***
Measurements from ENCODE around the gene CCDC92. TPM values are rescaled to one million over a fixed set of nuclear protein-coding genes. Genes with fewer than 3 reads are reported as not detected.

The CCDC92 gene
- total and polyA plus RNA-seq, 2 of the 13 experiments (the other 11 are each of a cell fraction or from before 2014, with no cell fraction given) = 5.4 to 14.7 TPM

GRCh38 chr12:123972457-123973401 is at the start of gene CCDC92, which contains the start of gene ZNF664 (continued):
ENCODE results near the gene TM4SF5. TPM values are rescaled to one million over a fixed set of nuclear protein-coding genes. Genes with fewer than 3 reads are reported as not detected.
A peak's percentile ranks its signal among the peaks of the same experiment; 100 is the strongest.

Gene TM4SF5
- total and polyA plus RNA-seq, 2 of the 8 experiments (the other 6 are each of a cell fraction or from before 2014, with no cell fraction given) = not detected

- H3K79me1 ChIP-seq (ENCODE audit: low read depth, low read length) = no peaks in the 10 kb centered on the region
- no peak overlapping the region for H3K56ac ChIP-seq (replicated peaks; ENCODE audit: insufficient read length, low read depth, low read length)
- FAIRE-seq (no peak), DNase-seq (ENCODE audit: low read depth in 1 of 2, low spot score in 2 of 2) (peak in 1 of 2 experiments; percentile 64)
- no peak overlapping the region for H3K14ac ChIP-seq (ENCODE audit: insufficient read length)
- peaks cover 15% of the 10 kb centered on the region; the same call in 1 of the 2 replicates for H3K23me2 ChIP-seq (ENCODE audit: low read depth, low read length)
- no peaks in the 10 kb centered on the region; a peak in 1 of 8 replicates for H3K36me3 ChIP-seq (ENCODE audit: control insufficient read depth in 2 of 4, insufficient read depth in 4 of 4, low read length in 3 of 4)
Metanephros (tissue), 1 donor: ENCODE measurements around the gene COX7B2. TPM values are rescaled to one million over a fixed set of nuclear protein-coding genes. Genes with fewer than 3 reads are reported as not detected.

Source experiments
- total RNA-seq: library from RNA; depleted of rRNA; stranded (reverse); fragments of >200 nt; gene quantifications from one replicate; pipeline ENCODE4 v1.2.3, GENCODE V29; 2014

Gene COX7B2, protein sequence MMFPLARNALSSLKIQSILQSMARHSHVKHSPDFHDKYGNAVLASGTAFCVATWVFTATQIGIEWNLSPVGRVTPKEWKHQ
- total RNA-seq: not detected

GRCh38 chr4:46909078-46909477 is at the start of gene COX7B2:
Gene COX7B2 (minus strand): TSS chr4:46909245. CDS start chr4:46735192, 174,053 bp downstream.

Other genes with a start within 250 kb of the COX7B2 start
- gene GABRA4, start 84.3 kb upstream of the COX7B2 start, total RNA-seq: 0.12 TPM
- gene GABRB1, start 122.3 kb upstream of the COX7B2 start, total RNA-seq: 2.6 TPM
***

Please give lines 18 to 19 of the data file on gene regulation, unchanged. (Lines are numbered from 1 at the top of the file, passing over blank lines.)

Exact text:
Gene COX7B2, protein sequence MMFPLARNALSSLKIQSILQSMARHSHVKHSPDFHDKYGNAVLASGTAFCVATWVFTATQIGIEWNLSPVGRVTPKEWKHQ
- total RNA-seq: not detected